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Smart Materials

Innovative technologies that make modern digital society possible are linked to breakthroughs in controlling the electrical properties of materials.To study the properties of new materials, intense THz radiation and high magnetic fields are essential. Sometimes the complex interaction between microscopic components causes something unusual to happen. With our instruments, scientists can access and control these states to see what happens exactly. Or they can use it to study the formation of molecular structures. The fundamental knowledge is used to push forward all kinds of new developments. Two examples:

Solving the mystery of high temperature superconductivity using strong magnets and intense laser light

Room temperature superconductivity – the perpetual flow of electrical current – remains a holy grail for physicists. In the 1980’s, high temperature superconductivity was discovered. The origin of the exceptionally high critical temperatures has remained elusive. It is strongly believed that the answer to this riddle lies in the investigation of the regime where superconductivity is strongest, but where the electronic ground state is least accessible. The combination of strong magnets and intense light has the potential to allow researchers to finally gain access to this terra incognita and to provide those answers. Once this has been achieved, the key ingredients for the design of yet more robust and higher-performance superconducting materials will be revealed, with room temperature superconductivity as the holy grail.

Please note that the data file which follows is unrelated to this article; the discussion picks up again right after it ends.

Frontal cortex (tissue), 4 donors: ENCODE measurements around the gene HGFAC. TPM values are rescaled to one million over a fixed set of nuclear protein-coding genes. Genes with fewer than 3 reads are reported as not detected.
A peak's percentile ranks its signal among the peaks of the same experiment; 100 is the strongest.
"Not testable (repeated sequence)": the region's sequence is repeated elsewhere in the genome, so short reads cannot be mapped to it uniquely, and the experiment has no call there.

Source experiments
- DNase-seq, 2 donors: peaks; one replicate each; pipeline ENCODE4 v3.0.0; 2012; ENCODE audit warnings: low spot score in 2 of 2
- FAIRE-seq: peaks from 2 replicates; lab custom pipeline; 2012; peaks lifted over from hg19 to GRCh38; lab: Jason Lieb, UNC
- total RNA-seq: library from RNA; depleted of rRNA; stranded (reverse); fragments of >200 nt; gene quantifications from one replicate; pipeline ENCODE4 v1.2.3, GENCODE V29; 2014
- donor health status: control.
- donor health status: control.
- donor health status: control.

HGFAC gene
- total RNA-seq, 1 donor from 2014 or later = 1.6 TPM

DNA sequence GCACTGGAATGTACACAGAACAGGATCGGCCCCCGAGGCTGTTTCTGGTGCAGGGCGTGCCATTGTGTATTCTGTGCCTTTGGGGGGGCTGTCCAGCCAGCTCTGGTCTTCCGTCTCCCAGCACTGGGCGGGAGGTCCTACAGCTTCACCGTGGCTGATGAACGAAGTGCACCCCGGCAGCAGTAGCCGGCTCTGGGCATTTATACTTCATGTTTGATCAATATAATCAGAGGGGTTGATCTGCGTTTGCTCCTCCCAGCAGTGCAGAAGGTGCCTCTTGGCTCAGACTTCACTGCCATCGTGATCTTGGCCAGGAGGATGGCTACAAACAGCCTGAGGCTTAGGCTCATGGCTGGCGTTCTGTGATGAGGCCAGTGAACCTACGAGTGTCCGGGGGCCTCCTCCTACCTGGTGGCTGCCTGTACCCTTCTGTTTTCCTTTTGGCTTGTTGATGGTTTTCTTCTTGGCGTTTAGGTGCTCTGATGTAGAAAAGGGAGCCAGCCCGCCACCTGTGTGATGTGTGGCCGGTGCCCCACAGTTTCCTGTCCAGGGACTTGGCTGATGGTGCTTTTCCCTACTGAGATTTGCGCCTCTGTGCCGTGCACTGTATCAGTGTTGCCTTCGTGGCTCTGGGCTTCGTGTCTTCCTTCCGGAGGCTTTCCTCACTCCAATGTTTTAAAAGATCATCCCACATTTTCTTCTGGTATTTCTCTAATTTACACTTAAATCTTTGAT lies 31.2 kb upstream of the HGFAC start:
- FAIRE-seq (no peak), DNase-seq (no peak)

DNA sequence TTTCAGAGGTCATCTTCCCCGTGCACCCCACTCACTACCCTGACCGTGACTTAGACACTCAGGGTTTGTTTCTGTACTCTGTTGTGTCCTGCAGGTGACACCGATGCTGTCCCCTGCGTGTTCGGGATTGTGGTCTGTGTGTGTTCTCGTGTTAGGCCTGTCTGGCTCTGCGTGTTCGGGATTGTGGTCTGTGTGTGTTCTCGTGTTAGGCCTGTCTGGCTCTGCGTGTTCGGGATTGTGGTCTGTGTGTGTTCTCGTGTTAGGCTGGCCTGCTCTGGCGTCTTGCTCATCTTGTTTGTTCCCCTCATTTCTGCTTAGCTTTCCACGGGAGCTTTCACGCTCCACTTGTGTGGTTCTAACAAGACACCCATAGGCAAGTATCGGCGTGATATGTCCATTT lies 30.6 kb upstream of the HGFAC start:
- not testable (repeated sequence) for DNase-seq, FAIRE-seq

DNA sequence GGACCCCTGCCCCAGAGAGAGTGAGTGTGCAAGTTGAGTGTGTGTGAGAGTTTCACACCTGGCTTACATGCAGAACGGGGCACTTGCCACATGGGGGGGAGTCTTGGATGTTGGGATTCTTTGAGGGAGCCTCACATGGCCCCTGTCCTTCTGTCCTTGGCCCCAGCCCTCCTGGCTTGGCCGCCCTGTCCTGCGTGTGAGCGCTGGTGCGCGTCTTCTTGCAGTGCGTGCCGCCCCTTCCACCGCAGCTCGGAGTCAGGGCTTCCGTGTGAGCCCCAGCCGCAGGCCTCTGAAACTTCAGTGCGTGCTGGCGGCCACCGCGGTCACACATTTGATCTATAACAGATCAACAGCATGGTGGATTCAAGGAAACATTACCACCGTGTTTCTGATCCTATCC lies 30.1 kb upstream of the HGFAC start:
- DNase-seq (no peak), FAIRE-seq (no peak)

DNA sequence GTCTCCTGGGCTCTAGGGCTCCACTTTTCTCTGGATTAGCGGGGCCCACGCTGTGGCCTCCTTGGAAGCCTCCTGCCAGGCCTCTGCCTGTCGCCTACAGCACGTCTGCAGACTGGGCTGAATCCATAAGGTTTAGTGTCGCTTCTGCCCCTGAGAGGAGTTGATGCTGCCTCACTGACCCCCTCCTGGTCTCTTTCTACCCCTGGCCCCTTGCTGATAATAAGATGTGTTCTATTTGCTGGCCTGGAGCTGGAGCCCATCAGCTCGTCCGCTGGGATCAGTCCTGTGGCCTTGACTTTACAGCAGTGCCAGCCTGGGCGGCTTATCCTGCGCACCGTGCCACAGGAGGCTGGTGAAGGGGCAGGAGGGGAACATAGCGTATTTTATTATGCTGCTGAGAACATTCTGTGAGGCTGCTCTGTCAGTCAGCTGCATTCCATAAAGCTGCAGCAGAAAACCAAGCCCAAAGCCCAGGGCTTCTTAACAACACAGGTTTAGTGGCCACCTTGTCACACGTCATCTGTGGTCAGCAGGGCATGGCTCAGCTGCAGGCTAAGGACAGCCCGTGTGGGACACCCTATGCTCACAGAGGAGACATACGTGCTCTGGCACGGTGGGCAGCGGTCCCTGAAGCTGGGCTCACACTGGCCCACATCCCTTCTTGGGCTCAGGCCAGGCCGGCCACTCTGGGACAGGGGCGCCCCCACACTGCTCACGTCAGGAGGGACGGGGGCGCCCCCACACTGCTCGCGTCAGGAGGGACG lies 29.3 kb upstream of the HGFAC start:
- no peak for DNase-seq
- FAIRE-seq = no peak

PhD student Femke Bangma explains her research on superconductivity (in Dutch)

Graphene and other 2D materials – next-generation information technology

Research with strong magnets and intense laser light uncovers the properties of new emergent materials. Key examples are two dimensional materials (such as graphene, the Nobel prize winning one-atom-thick layer of carbon), topological materials and novel types of superconductors. This is a crucial step towards the design and manufacturing of novel devices with entirely new functionalities or unique properties like an ultralow electric power consumption.

smart materials

Uli Zeitler about graphene (carbon)